Member Since 2014
Animation cels (17)
|Artist(s):||Cam Stewart, Penciller|
|Grant Morrison, Writer|
|Media Type:||Pen and Ink|
|Art Type:||Interior Page|
|Added to Site:||2/23/2017|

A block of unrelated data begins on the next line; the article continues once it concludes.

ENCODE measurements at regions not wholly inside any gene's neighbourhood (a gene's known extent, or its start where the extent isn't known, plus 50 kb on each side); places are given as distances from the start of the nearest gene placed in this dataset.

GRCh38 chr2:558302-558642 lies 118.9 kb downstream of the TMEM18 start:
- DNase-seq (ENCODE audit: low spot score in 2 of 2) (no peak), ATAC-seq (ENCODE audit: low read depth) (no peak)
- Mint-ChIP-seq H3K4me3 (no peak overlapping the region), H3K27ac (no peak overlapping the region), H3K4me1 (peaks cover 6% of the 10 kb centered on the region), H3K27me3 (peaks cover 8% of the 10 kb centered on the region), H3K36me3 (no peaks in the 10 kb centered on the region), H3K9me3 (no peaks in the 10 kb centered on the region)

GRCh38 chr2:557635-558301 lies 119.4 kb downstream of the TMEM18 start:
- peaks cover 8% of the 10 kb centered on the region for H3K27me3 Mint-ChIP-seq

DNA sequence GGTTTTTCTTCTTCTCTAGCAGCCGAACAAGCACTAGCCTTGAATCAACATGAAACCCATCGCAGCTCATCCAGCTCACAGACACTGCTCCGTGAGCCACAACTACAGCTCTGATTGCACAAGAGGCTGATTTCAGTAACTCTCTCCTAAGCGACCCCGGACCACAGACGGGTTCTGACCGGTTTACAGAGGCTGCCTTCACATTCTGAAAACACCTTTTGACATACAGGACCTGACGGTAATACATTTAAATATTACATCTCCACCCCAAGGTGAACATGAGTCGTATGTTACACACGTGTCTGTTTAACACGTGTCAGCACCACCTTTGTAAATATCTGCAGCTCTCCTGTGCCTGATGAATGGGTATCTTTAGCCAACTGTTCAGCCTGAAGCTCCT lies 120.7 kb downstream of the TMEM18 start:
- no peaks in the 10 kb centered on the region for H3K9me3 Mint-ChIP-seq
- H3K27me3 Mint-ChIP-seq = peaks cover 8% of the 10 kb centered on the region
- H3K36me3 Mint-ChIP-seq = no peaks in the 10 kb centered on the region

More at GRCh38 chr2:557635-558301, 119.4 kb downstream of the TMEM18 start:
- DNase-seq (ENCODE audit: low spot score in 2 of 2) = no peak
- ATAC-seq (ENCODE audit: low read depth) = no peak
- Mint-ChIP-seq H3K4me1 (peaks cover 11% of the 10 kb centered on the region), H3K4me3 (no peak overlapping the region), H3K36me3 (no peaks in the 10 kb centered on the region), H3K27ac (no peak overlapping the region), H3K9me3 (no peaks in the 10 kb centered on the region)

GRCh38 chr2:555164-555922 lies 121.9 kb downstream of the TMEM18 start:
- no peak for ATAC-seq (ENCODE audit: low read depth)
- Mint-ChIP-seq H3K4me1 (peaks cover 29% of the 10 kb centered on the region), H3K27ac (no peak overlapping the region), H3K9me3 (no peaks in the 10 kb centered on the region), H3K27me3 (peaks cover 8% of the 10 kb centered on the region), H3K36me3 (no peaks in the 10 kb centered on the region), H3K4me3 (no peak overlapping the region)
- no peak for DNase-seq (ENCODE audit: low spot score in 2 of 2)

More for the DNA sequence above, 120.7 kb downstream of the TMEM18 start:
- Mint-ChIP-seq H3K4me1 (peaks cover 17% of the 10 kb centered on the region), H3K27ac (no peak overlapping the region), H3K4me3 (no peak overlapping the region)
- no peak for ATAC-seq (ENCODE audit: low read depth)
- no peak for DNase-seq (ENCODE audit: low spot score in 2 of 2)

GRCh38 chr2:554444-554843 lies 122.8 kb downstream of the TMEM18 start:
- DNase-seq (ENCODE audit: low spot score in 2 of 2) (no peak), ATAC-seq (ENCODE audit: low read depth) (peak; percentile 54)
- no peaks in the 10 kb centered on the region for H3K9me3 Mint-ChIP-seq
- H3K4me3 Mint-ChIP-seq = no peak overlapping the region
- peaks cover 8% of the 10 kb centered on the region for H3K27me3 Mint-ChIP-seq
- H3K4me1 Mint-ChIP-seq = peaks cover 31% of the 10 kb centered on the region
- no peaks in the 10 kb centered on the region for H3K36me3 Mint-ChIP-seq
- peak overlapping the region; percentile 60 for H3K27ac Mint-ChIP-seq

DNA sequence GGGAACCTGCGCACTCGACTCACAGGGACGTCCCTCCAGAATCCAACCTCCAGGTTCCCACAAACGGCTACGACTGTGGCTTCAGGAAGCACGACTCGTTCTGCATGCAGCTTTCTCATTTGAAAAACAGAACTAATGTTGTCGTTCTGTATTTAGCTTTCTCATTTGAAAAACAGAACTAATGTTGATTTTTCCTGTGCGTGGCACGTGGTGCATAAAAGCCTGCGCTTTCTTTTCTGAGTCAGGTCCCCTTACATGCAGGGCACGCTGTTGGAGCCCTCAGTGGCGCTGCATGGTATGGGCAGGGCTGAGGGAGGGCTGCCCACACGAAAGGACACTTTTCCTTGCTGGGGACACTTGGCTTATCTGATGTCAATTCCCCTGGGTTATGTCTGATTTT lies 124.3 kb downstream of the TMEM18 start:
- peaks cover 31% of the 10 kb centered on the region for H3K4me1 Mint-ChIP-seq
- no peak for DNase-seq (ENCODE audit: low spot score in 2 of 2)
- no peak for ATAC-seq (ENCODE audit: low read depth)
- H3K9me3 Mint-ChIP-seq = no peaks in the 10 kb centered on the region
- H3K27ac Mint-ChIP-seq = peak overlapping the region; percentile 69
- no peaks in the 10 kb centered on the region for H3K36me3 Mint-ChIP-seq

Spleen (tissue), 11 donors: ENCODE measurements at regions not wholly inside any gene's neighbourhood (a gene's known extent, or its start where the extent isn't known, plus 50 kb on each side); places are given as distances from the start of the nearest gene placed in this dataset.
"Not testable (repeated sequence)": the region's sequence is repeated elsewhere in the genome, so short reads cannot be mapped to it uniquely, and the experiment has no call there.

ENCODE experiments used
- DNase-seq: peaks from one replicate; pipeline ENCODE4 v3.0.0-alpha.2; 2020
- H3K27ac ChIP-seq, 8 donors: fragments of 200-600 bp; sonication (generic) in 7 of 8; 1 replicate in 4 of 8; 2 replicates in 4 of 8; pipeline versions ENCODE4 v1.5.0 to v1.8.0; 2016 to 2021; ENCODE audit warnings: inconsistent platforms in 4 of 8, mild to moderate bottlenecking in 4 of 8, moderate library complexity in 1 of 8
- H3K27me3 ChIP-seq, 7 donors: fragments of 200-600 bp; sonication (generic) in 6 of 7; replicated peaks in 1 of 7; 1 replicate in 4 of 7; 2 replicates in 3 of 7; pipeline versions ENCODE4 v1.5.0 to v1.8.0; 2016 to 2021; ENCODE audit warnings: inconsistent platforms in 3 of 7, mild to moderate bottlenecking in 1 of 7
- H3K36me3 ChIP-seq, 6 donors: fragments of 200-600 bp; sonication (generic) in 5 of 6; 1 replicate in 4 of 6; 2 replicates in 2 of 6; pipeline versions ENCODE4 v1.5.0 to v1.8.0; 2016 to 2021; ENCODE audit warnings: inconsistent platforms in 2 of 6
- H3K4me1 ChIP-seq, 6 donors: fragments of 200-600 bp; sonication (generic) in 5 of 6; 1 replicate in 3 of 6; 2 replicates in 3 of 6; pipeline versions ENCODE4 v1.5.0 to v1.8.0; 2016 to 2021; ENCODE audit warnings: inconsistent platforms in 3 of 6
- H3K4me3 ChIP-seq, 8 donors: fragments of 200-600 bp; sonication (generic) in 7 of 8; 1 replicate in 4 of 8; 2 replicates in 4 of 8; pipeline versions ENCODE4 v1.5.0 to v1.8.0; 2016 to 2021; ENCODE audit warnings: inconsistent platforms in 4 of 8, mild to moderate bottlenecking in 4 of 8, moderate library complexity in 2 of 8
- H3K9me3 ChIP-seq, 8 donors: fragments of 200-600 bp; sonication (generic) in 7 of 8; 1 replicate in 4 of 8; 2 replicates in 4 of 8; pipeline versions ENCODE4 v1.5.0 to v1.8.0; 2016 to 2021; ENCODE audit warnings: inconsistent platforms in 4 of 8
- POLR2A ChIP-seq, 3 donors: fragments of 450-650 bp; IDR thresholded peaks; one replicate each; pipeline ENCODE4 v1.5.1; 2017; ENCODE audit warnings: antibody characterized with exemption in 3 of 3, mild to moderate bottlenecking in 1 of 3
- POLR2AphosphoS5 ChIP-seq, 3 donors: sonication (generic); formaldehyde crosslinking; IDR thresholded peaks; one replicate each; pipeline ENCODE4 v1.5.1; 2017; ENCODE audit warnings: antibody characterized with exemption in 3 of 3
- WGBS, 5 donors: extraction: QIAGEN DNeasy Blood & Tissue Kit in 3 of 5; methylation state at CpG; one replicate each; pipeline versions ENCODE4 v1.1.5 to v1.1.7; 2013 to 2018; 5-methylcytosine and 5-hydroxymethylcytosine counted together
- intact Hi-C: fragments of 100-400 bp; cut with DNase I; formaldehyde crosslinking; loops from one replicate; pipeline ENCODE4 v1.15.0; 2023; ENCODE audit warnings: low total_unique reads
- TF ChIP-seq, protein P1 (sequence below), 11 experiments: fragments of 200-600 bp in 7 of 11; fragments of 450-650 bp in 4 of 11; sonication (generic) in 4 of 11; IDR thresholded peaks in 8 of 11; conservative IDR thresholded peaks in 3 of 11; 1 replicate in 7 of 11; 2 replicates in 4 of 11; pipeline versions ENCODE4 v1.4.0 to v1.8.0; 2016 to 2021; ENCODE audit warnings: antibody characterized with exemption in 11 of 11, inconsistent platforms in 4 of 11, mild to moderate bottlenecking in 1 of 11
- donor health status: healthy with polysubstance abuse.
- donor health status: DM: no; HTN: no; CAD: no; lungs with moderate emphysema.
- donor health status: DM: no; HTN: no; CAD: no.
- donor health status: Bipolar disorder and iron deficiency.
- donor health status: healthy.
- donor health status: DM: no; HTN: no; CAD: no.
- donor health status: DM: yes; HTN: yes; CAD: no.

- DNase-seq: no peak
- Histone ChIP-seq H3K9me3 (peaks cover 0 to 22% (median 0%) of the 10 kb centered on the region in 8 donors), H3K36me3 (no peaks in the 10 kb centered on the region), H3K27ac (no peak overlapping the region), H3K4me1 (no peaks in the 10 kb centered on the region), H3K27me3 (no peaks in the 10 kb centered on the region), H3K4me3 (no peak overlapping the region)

SEAGUY (2004) by Grant Morrison & Cam Stewart. Issue #3, Page 29: Mickey Eye Brainwashing Sequence (bondage page). Graphite and ink on board. Signed by Grant Morrison. 11" x 17" $500.00. This is the infamous Clockwork Orange-esque bondage brainwashing sequence, and this is the only page in the series that features it. Only Grant Morrison could pen the ultimate feel-good story with equal parts naive optimism and heroic tragedy without overdosing on nostalgic sentimentality. And he did it twice, because before All-Star Superman, there was Seaguy! Seaguy was Grant Morrison's deliberate effrontery to the unconvincing cynicism prevalent in comics in the early millennium. His idea was to create a larkish hero with no super powers, much like the captain action toys of his childhood. To a Glaswegian lad in the 1950s, the most exotic of these action men was the scuba diver, and in Morrison's rendition, the hero frequents a Disneyesque amusement park with a talking tuna. More than just mimicking the magical sea voyages of Ray Harryhausen or the ecological travelogues of Jacques Cousteau, there is a Quixotic wonder that harkens back to the grail romances in a purely "Silver Age gone wrong" kind of way. There is a Jungian progression within the three collections, each a three-issue series, that takes the hero on a metaphorical journey from childhood through adolescence and ultimately to adulthood. Naïveté advances to rebellion, which leads to realization, as the tone grows slightly darker from series to series. In this first installment, the idyllic existence of an adventureless hero is interrupted by the discovery that the world's new food staple is sentient. He is thwarted in his efforts to protect this unchampioned lifeform and notify the public at large by an ambulatory, talking eyeball who happens to be the mascot for the aforementioned amusement park chain. Cam Stewart's blend of stylized and realistic pencils made him the spot-on choice to breathe cartoony life into this latest Morrison creation. So successful was their collaboration that Stewart was recalled not only for the two Seaguy sequels but also for Morrison's best-selling revival of Bruce Wayne in the Batman and Robin comic. Above, is one of the darkest moments in the first volume. Seaguy sits helpless in Clockwork Orange bondage as Mickey Eye attempts to brainwash him –forced to feed upon the same creature he has sworn to protect. Honestly, you just can't make this stuff up... Bondage pages have always held historical significance in comics, making this a very rare example from the modern era.
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